The best Microsoft Office alternatives: Free, paid, and online mobile office suites

best microsoft office alternatives - close-up of office apps on a smartphone screen

The Microsoft Office suite, which includes Word, Excel, PowerPoint, Outlook, and a handful of other office productivity tools, has been a staple in the workplace for over 30 years.

Traditionally, you were required to download the office suite to your Windows computer and run it offline, and some people still use Microsoft Office this way. But around 2006, Microsoft felt pressure from web-based document editors such as the Google Docs Editors suite from rival Google, so an online version of Microsoft Office now exists known as Microsoft 365.

Google offered its online office suite for free, so it quickly captured much of the market. Other Microsoft Office alternatives emerged, too, that catered to particular niches, such as cross-platform office suites and open-source office tools.

There are currently enough alternatives to Office with their own benefits that it makes sense to consider whether there’s a better option for your business.

In this guide, we take a look at some of the best Microsoft Office alternatives on offer today. There’s no clear winner here because the perfect office suite for your needs depends on your unique requirements. We’ve included a variety of free, paid, web-based, and desktop alternatives, and discussed the pros and cons of each.

The best alternatives to Microsoft Office

Google Workspace

Google Workspace's homepage

(Image credit: Google)

The original cloud-based office suite


  • Price: From £4.14 a month
  • Platform: Web application with mobile apps


  • Long list of useful apps
  • Apps work well together


  • Limited offline features
  • Higher-tier plans are pricey

Google Workspace, previously known as G Suite, is a cloud-based productivity suite from internet giant Google. It’s an amalgamation of 12 Google tools for a monthly subscription that starts at £4.14 per user a month. These tools include Gmail (email), Drive (cloud storage), Docs (word processing), Sheets (spreadsheets), Slides (presentations), and Meet (video conferencing).

The tools work well in any modern web browser, which makes deployment across an organisation a cinch. There are mobile apps for Apple and Android devices, so you can access your documents from all your devices wherever you are.

Collaboration is also excellent, so you can seamlessly work on the same documents with colleagues without stepping on each other’s toes, and there’s robust versioning so you can roll back to previous versions of documents if need be.

You can import and export Microsoft-format documents, but note that it can cause formatting mistakes. This is more the fault of Microsoft’s convoluted file formats than anything else, but it’s something to be wary of if you need pixel-perfect document layouts.

Workplace’s cloud-based nature can also sometimes work against it. If you lose your internet connection, some features don’t work, making it a relatively poor choice compared to a desktop Office suite if you travel often.


LibreOffice's homepage

(Image credit: LibreOffice)

Top-tier open-source Office alternative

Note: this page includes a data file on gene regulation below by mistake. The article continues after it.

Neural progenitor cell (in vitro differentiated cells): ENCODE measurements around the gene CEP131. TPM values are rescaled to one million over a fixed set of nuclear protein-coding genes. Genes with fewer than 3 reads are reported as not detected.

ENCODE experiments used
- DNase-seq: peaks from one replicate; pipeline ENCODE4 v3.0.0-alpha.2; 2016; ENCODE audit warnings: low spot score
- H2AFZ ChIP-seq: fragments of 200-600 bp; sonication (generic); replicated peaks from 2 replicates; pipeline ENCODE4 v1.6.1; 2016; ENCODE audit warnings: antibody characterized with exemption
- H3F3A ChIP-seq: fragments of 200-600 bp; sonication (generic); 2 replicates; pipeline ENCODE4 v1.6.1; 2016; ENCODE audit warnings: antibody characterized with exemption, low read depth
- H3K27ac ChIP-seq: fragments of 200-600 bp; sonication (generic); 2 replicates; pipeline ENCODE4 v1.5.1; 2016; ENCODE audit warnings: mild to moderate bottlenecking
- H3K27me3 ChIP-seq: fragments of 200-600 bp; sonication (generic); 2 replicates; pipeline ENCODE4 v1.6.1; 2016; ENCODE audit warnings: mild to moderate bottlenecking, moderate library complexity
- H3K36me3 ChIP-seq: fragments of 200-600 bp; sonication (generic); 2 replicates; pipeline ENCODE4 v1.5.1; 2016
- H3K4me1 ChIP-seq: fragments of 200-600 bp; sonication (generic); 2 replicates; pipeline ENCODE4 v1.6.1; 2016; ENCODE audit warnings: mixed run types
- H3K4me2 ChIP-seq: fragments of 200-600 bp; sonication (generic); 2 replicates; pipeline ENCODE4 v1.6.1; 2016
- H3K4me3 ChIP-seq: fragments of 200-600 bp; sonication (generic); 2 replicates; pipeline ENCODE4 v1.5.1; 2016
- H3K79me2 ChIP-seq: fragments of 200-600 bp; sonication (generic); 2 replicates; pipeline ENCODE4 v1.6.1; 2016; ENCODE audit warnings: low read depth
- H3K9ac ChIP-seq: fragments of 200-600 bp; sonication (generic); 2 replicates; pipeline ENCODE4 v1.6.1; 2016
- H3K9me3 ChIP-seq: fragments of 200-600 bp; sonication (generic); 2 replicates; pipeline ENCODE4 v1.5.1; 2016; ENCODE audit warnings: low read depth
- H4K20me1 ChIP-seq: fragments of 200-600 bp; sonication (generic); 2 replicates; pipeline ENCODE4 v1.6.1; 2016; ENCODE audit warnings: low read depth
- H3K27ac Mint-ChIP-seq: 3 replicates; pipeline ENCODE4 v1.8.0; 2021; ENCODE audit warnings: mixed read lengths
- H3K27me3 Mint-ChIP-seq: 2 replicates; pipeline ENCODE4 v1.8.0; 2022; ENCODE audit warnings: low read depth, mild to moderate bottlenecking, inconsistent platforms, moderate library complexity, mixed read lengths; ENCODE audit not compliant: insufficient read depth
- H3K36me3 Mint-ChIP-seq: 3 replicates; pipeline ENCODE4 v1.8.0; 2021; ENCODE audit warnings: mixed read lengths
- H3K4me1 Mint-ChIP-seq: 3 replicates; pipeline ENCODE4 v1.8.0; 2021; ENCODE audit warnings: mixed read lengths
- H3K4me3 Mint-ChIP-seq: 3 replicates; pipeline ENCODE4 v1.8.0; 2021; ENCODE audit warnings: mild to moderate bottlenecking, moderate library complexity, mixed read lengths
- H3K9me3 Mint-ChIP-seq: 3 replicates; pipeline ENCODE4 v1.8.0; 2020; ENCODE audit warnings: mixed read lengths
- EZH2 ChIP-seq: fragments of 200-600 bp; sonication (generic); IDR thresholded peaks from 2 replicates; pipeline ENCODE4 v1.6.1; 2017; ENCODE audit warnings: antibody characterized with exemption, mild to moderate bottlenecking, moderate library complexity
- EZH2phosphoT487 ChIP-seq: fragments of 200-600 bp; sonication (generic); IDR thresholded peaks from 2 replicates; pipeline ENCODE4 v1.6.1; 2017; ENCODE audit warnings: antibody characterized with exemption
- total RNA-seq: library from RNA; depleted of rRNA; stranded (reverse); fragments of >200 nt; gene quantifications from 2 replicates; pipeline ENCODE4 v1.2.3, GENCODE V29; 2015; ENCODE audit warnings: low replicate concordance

• Price: Free
  • Platform: Linux/Windows/macOS


  • Open-source
  • Included in most Linux distribution


  • No hosted cloud solution
  • Limited support options

Hundreds of open-source alternatives to Microsoft Office have been developed over the past few decades, and LibreOffice has emerged as the top dog. Preceded by OpenOffice and StarOffice, this popular software has always been nipping at Microsoft Office’s heels.

By default, LibreOffice uses the ODF (OpenDocument) format, but it’s able to competently handle Microsoft Office document formats. You can export to PDF, too.

LibreOffice works best as an offline, single-user desktop office suite. A server service, LibreOffice Online, is available if you want to create your own collaboration server for employees, but it’s a significant challenge to implement compared to public cloud-based options from Google, Microsoft, and Zoho.

As a free, open-source project, LibreOffice also doesn’t have the level of customer support you typically get from a commercial product. However, it’s by far the most widely used open-source Office suite, and there’s a wealth of information online for troubleshooting issues. There are a few LibreOffice certified developers, consultants, and trainers you can hire, too, should it be required.

Zoho Workplace

Zoho Workplace's homepage

(Image credit: Zoho)

An inexpensive cloud-based office suite


  • Price: From £2.40 per user a month
  • Platform: Web-based


  • Wide range of useful tools
  • Basic free-forever plan


  • Limited offline functionality
  • Lacks advanced features

Zoho is a company that embraced cloud services early. It offers hundreds of different cloud-based tools that cover everything from call center management to financial operations. Zoho Workplace is the subset of these tools that most closely mirrors the Microsoft Office suite.

Depending on the plan you choose (Free, Mail Only, Standard, or Professional), you get access to online tools that handle word processing, spreadsheets, presentations, cloud storage, video conferencing, calendars, and email.

While it’s possible to use the service for free, it’s extremely limited. The Standard plan at £2.40 per user a month is a more realistic choice; or you can upgrade to the £4.80 per user a month plan for more storage space and video conferencing, which supports up to 100 people at a time.